Back in February, while campaigning for the Democratic nomination, Senator Obama was asked his views on private school choice. He responded, "if there was any argument for vouchers it was ‘Let's see if the experiment works.' And if it does, whatever my preconception, you do what's best for kids." Within days, the Obama campaign was backing away from his comment, and touting his long criticism of private school choice. In the months that followed he has criticized Senator McCain for offering "the same tired rhetoric about vouchers."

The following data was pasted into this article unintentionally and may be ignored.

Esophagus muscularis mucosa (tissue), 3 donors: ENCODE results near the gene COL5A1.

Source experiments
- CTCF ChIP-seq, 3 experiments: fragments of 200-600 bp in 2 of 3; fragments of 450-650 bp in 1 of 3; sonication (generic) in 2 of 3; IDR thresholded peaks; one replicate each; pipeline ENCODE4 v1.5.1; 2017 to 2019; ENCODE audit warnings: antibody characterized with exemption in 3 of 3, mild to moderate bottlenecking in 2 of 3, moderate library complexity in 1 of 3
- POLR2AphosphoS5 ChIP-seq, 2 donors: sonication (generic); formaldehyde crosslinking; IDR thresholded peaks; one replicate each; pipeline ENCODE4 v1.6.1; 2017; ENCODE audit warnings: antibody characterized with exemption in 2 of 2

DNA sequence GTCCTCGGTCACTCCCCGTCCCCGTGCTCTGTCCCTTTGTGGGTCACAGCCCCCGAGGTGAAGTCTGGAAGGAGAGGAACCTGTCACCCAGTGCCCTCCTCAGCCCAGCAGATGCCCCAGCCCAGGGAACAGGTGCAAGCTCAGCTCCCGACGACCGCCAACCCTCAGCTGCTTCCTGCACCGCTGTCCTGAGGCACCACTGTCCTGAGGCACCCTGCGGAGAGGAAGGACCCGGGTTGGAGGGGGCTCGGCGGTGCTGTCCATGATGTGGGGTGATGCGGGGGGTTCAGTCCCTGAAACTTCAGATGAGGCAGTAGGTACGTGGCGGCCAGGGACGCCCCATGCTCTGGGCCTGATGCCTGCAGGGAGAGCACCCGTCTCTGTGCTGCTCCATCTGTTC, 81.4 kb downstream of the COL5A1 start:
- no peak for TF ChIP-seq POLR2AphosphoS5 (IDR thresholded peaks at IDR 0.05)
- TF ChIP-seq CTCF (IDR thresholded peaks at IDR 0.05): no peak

Having apparently lost his open mind on the issue, Senator Obama has fallen back on the traditional political platform that equates higher spending with leadership and progress. In a major education speech in Dayton, Ohio, Obama opened with a grim assessment of the status quo: our high school students have some of the lowest math and science scores, and among the highest dropout rates, in the industrialized world. His solution? "Eisenhower doubled federal investment in education after the Soviets beat us to space. That's the kind of leadership we must show today." Obama is still more specific on this subject in his fact sheet on "21st century threats":